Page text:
By Peter Hernandez
Instructor Marshall Berman is offering free lectures with professional photographers, and even the chance to eat Chinese food with them.
A series of evening lectures began this week which, by the semester’s end, will encompass a number of professional photographers’ personal experiences — from glacier photography to food photography — but always with a theme of exploration and travel.
The series also stands as the only weekly free photography lecture series provided to San Franciscans. Other colleges, like California College of the Arts and San Francisco Art Institute, only host a small handful of public lectures per semester.
Now in its fifteenth year, Berman’s lecture series is known for giving attendees an opportunity to peer into the professional lives of photographers that many students normally wouldn’t experience before entering the field. Considering the opportunity, it is unfortunate that Berman is still scrambling to fill the 350 seats in Conlan Hall, with only 25 students now registered.
“I’m trying to share something with students that they won’t get outside the Ivory Tower,” Berman said from his photography studio.
His Photography 52 course, Photographers and Their Images, showcases photographers like Walt Odets, who studied under Cartier-Bresson and shoots exclusively in black-and-white, and Deanne Delbridge, who will speak in terms of motivation and breaking into the professional realm of photography.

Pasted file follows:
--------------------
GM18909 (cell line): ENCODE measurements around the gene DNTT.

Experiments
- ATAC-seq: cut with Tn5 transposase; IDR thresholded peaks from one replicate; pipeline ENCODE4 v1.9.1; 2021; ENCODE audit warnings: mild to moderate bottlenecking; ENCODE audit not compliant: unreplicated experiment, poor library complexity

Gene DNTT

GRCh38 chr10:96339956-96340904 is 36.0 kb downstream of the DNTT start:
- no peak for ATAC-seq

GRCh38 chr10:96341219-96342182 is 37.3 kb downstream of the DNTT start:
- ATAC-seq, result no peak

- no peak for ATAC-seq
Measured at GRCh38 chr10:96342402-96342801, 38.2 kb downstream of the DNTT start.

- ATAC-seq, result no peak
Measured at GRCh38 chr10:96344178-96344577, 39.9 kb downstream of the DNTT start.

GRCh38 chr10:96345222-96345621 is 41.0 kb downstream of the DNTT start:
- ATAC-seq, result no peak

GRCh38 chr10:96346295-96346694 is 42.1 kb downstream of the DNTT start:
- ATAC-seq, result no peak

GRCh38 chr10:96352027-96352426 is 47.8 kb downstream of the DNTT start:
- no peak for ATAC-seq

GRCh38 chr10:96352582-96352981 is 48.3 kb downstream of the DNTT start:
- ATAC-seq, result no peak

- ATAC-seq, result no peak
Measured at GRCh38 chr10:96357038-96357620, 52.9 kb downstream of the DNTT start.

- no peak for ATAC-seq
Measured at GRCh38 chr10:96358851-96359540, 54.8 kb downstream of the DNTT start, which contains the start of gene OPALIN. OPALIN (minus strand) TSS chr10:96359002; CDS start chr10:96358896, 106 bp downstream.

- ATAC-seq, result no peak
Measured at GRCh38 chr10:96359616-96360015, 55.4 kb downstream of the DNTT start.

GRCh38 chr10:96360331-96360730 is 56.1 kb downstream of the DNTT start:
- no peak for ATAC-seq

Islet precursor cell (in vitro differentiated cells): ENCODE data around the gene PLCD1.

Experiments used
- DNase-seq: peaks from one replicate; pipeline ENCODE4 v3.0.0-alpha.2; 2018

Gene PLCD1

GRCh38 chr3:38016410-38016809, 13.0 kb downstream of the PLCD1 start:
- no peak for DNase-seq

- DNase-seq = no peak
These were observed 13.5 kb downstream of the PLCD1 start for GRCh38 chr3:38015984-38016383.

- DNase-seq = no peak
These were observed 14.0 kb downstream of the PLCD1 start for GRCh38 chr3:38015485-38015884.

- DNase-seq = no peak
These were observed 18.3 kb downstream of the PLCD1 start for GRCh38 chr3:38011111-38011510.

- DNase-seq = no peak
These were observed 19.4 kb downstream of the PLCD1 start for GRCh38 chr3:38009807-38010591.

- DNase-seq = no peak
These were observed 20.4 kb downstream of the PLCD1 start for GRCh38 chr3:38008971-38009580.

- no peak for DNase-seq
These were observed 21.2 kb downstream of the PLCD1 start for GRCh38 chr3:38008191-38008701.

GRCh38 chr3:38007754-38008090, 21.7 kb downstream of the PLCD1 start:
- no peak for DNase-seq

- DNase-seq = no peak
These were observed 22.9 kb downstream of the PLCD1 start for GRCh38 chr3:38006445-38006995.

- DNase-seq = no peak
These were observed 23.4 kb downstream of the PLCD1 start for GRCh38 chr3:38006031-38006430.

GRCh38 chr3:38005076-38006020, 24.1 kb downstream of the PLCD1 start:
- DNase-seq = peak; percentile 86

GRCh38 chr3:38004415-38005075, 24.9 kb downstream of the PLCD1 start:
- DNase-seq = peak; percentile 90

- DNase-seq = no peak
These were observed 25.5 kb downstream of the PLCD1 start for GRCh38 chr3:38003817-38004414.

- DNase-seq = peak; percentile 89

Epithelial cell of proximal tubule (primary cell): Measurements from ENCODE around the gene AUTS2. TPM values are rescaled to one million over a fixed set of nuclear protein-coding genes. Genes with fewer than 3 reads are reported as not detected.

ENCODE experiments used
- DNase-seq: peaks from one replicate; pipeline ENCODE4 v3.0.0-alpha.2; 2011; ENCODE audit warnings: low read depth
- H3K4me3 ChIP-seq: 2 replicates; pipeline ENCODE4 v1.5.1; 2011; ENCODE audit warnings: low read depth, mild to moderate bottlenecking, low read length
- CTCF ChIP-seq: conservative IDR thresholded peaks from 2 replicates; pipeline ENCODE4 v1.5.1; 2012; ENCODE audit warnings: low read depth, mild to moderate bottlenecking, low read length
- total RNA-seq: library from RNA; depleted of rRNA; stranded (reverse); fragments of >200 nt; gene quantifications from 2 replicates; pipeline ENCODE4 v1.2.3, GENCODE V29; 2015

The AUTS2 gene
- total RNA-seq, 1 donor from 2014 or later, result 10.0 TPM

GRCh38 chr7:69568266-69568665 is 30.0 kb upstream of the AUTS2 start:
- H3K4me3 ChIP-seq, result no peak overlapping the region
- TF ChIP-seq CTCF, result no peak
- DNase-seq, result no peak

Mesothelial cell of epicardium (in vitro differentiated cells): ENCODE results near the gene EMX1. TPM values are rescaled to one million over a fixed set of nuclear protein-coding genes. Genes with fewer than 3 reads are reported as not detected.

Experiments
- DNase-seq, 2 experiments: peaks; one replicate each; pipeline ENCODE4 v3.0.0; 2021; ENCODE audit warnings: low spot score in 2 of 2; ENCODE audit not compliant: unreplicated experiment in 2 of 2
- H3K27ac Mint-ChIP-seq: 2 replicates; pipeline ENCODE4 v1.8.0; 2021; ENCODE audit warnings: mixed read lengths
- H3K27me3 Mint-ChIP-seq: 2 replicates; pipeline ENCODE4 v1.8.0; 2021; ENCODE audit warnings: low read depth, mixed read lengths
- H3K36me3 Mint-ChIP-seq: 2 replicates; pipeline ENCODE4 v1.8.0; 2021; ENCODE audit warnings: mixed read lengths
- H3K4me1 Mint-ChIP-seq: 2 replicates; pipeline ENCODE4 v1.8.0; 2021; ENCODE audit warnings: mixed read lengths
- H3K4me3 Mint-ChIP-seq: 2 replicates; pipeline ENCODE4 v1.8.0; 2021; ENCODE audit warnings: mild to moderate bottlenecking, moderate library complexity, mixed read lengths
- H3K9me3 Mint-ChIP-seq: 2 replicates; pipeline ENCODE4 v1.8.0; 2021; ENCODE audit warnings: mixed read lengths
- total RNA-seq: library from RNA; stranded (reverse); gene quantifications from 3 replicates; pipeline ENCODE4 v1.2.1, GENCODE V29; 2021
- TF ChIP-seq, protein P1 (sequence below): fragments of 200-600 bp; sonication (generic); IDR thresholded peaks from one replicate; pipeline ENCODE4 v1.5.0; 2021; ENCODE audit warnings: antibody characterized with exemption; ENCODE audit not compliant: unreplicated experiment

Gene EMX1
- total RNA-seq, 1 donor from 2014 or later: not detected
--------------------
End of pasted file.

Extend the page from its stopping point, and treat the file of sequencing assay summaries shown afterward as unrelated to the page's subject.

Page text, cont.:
The series will begin August 27 with Sara Remmington, a native San Franciscan, whose bright and optimistic food photos display their subjects like precious gems and use editorial images that combine people, places and food.
Photojournalists and art photographers alike will also revel in the work of Judy Walgren, a Pulitzer-winning journalist. She and a team of journalists at the Dallas Morning News received the 1994 Pulitzer Prize for International Reporting regarding their series on violent human rights that focused on abuse against women worldwide, including female genital mutilation among Islamic women in Somalia.
As Director of Photography for the San Francisco Chronicle, Walgren has commanded documentary photography with a flair for both natural beauty and drama.
Camille Seaman will also introduce her glacier photography on September 24. Her work creates identities of natural environments such as stormy weather or the slow melting of glaciers in Antarctica. Her work addresses environmental decay and serves as a visual recording of the effects of climate change.
“In my travels I have discovered that no matter how far I go, I am always the constant, and I carry with me all that I am,” Seaman wrote in a statement regarding a set of photos titled, “Earth Series Part 1: Ger (No Matter Where You Go You Are There)”.
Last semester, Berman invited photographers that had studied with Ansel Adams and former photographers from the San Francisco Examiner. Before the semester began, he had around 50 students enrolled — twice the amount of this year.
Berman’s dearth of enrolled students also parallels a campus-wide issue — fewer enrolled students overall, which some instructors have blamed on media, claiming it pushed students away who were fearful that their classes would be unaccredited.
The lecture series is also notorious for migrating to one of Berman’s favorite restaurants, Golden China, at the end of each lecture. There, the students, Berman and the current lecturer mingle and continue discussion informally through casual conversation.
“Each semester, you see five different philosophies about photography from professional photographers,” Berman said.
The series is open to the public and occurs every Monday night at 6:30 p.m., from August 27 through October 29. Berman is also accepting people who enroll late.